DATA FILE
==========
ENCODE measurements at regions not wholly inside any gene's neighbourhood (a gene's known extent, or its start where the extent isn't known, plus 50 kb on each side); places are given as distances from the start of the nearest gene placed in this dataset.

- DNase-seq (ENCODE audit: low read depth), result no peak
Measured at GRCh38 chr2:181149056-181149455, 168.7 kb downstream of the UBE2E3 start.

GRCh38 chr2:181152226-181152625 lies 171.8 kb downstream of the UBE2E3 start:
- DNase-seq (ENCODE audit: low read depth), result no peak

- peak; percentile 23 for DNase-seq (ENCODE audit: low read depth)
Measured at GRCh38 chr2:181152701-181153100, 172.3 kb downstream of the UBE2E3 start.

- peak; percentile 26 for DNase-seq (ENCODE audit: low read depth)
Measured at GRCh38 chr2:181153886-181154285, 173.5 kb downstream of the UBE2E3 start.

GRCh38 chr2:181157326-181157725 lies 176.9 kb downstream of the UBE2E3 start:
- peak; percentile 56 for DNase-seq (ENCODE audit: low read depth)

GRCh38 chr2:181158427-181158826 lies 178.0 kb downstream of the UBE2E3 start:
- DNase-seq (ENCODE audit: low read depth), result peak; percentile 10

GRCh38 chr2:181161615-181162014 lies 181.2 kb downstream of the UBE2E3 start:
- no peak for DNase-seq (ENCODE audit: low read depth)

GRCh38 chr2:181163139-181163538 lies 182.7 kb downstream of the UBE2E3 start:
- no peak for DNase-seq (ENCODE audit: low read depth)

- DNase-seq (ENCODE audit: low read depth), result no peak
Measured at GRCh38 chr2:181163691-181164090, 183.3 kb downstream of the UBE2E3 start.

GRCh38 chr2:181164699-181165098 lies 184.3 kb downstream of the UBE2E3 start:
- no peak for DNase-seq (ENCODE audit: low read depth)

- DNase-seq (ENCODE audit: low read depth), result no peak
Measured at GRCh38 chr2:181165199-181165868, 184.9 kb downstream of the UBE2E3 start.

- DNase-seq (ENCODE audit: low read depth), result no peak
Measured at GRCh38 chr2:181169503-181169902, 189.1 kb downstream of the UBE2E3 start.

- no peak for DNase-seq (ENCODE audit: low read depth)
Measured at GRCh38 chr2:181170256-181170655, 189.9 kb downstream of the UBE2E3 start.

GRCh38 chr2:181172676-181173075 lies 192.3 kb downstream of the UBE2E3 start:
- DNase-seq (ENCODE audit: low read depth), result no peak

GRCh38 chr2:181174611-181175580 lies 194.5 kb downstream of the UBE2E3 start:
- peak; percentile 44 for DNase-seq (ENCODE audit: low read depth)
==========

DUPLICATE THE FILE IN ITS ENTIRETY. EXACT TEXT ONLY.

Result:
ENCODE measurements at regions not wholly inside any gene's neighbourhood (a gene's known extent, or its start where the extent isn't known, plus 50 kb on each side); places are given as distances from the start of the nearest gene placed in this dataset.

- DNase-seq (ENCODE audit: low read depth), result no peak
Measured at GRCh38 chr2:181149056-181149455, 168.7 kb downstream of the UBE2E3 start.

GRCh38 chr2:181152226-181152625 lies 171.8 kb downstream of the UBE2E3 start:
- DNase-seq (ENCODE audit: low read depth), result no peak

- peak; percentile 23 for DNase-seq (ENCODE audit: low read depth)
Measured at GRCh38 chr2:181152701-181153100, 172.3 kb downstream of the UBE2E3 start.

- peak; percentile 26 for DNase-seq (ENCODE audit: low read depth)
Measured at GRCh38 chr2:181153886-181154285, 173.5 kb downstream of the UBE2E3 start.

GRCh38 chr2:181157326-181157725 lies 176.9 kb downstream of the UBE2E3 start:
- peak; percentile 56 for DNase-seq (ENCODE audit: low read depth)

GRCh38 chr2:181158427-181158826 lies 178.0 kb downstream of the UBE2E3 start:
- DNase-seq (ENCODE audit: low read depth), result peak; percentile 10

GRCh38 chr2:181161615-181162014 lies 181.2 kb downstream of the UBE2E3 start:
- no peak for DNase-seq (ENCODE audit: low read depth)

GRCh38 chr2:181163139-181163538 lies 182.7 kb downstream of the UBE2E3 start:
- no peak for DNase-seq (ENCODE audit: low read depth)

- DNase-seq (ENCODE audit: low read depth), result no peak
Measured at GRCh38 chr2:181163691-181164090, 183.3 kb downstream of the UBE2E3 start.

GRCh38 chr2:181164699-181165098 lies 184.3 kb downstream of the UBE2E3 start:
- no peak for DNase-seq (ENCODE audit: low read depth)

- DNase-seq (ENCODE audit: low read depth), result no peak
Measured at GRCh38 chr2:181165199-181165868, 184.9 kb downstream of the UBE2E3 start.

- DNase-seq (ENCODE audit: low read depth), result no peak
Measured at GRCh38 chr2:181169503-181169902, 189.1 kb downstream of the UBE2E3 start.

- no peak for DNase-seq (ENCODE audit: low read depth)
Measured at GRCh38 chr2:181170256-181170655, 189.9 kb downstream of the UBE2E3 start.

GRCh38 chr2:181172676-181173075 lies 192.3 kb downstream of the UBE2E3 start:
- DNase-seq (ENCODE audit: low read depth), result no peak

GRCh38 chr2:181174611-181175580 lies 194.5 kb downstream of the UBE2E3 start:
- peak; percentile 44 for DNase-seq (ENCODE audit: low read depth)